20 July 2019

Princess Madeleine's Modern Fringe Tiara

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The Swedish royal family's royal jewelry treasures largely reside in the family's jewel foundation, which cleverly ensures that the collection remains intact as it travels through time. But some of their tiaras, including today's sparkling diamond fringe, are personal possessions.


Queen Silvia wears the tiara in Denmark, 2010 (Patrick van Katwijk/DPA Picture Alliance Archive/Alamy)

The diamond tiara first appeared on Queen Silvia in the late 1980s. Thanks to the timing -- she and King Carl XVI Gustaf celebrated their tenth wedding anniversary in 1986 -- many have speculated that the tiara may have been an anniversary present from the king to his queen consort. Regardless of the occasion, the court has always maintained that this is a "private" tiara, personally owned rather than part of the grand royal jewel foundation.


Andreas Rentz/Getty Images

We sadly don't have any clear information about where or when the tiara was made. The internet christened it the "Modern Fringe Tiara" -- both because it was a newer addition to the Bernadotte family tiara arsenal and because its fringes aren't the typical shape for a tiara of the type. Rather than simple vertical spikes, or slightly tapered "sunray" spikes, this tiara features geometric fringe pieces that resemble stylized fleur-de-lis elements. Each large spike also has three diamonds radiating from its peak: two smaller circular diamonds extending from each side, and one large round diamond affixed to the top of the fringe.


The Countess of Tankerville wears a very similar tiara, 1902

The innovative tiara, though, may be far older than the "modern" label would make it seem. Posters at the Royal Jewels of the World Message Board unearthed a photo of a very, very similar tiara, worn by Lady Tankerville at the coronation of King Edward VII in 1902. The existence of the image raises a pair of (equally likely, but both speculative) possibilities: either the Tankerville tiara is the same one now worn by the Swedish royals, or more than one of this type of tiara was made around the turn of the last century. With no additional provenance information provided by the Swedish royal court, we simply don't know which is the case!


Pascal Le Segretain/Getty Images

When worn as a tiara, the piece has a rather unusual frame. It is mounted on a base that make the tiara appear to hover, halo-like, above the wearer's head. But, like many fringe tiaras, this one is convertible, and the tiara often pops up at royal occasions as a necklace. (One of the only times Crown Princess Victoria has worn the piece, in fact, was an outing as a necklace at the Palace of Versailles in 2002.)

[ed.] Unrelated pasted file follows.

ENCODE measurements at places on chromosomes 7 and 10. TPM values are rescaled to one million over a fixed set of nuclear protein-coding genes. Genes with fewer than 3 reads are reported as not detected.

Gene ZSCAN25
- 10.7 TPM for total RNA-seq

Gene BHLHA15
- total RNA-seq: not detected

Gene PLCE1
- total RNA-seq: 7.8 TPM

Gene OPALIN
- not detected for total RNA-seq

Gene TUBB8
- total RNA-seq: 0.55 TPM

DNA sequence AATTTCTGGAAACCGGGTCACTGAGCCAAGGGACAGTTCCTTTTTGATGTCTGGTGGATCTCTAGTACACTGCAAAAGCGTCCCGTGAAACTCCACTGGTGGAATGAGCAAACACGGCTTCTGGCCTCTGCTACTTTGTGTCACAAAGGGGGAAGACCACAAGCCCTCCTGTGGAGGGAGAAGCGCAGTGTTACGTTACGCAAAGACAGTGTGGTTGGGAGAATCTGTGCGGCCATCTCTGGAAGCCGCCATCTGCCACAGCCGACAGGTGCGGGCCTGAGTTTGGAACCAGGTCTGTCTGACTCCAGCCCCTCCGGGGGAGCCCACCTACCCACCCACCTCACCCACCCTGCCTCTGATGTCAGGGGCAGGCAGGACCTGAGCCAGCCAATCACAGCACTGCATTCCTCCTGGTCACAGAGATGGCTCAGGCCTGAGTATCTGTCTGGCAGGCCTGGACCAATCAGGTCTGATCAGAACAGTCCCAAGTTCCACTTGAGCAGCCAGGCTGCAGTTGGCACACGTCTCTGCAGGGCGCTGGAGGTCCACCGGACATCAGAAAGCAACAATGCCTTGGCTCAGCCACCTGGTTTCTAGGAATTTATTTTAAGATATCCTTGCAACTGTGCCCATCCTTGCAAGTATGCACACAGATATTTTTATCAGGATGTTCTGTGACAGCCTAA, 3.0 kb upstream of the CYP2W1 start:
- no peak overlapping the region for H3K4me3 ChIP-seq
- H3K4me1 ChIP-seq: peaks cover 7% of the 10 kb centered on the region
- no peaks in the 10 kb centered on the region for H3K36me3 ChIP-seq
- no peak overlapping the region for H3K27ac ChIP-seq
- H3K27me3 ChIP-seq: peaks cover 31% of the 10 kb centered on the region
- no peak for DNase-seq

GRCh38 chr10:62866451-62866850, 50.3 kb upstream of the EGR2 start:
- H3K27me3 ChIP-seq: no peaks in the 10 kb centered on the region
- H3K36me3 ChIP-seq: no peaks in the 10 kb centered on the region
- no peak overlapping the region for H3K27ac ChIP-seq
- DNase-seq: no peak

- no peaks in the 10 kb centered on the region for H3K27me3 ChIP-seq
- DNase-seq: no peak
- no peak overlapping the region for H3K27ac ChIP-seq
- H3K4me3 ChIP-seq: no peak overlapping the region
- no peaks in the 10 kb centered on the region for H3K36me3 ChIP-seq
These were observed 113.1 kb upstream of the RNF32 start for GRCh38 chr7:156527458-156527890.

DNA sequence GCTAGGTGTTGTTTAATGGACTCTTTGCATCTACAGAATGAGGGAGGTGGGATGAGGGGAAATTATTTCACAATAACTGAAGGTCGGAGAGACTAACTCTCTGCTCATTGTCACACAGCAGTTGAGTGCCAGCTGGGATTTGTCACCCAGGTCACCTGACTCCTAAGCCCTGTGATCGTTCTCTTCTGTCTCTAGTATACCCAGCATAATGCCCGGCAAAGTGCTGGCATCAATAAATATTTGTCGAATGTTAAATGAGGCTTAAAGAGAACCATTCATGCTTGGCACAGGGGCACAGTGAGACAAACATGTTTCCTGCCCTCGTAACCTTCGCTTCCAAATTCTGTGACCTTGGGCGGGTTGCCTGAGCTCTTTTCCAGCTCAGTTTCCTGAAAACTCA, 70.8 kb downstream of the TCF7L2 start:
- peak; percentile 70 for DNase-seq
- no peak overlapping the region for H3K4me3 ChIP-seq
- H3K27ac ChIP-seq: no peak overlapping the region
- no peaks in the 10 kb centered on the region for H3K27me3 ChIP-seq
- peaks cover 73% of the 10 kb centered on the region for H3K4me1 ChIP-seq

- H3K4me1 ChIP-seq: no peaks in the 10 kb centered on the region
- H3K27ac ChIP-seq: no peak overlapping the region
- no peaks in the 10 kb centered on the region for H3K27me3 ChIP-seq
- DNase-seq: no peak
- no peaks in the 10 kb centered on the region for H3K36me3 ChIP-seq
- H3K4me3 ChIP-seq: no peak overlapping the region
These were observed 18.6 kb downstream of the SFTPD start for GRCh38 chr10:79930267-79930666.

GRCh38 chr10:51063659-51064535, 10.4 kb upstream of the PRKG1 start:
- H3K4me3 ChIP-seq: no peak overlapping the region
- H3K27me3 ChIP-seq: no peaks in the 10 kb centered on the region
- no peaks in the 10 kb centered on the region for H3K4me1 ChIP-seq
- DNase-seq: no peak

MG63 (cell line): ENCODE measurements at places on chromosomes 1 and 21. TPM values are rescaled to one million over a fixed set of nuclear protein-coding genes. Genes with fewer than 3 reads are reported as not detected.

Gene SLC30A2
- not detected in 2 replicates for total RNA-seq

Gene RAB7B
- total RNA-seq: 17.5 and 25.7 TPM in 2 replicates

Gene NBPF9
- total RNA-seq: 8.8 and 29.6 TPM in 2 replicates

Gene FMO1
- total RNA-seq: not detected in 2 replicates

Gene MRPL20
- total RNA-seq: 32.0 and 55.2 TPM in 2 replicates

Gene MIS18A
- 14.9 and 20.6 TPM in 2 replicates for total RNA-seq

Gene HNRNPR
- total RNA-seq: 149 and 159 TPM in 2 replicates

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In fact, the last time the piece was publicly worn by Queen Silvia, it was in necklace form -- during Queen Margrethe II's Ruby Jubilee celebrations in January 2012.


Pascal Le Segretain/Getty Images

Over the years, the tiara has been worn with increasing frequency by Silvia's younger daughter, Madeleine. She's made numerous appearances in the tiara, both in necklace and in tiara form, at state banquets, at the annual Nobel Prize ceremony, and at royal weddings.


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She chose the necklace version for the concert held the night before Crown Princess Victoria's wedding in June 2010.


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And she even surprised many royal watchers by eschewing the traditional Cameo Tiara and wearing this tiara at her wedding to Christopher O'Neill in June 2013. On that particular occasion, she embellished the piece by covering the floating base of the tiara with orange blossoms.


Images from the exhibition guide, generously provided by @Hovikirjeenvaih

While the Swedish royal court sometimes provides tantalizing tidbits of jewel history to coincide with major occasions like royal weddings, we sadly learned little new information about the fringe on the day -- the wedding press release from the court still described the piece only as "privately owned." But a few years later, at an exhibition of Swedish royal wedding ensembles, we finally learned that the tiara now officially belongs to Madeleine. The official guide to the exhibition clearly states that the tiara was a "gift from the King and Queen" to Madeleine.


Pascal Le Segretain/Getty Images

The guide didn't elaborate, but I think it's very likely, given the timing, that the tiara was Madeleine's wedding present from her parents. She's continued to wear the tiara very regularly since. I think we can expect to see Madeleine continue to wear this tiara at royal events in the years to come. A classic, convertible piece like this is an asset to the jewel collection of a younger royal daughter -- and it will also be perfect one day for Princess Leonore and Princess Adrienne to wear at events when their Aunt Victoria and Cousin Estelle reign in Sweden.

Note: This is an updated and expanded version of an earlier post.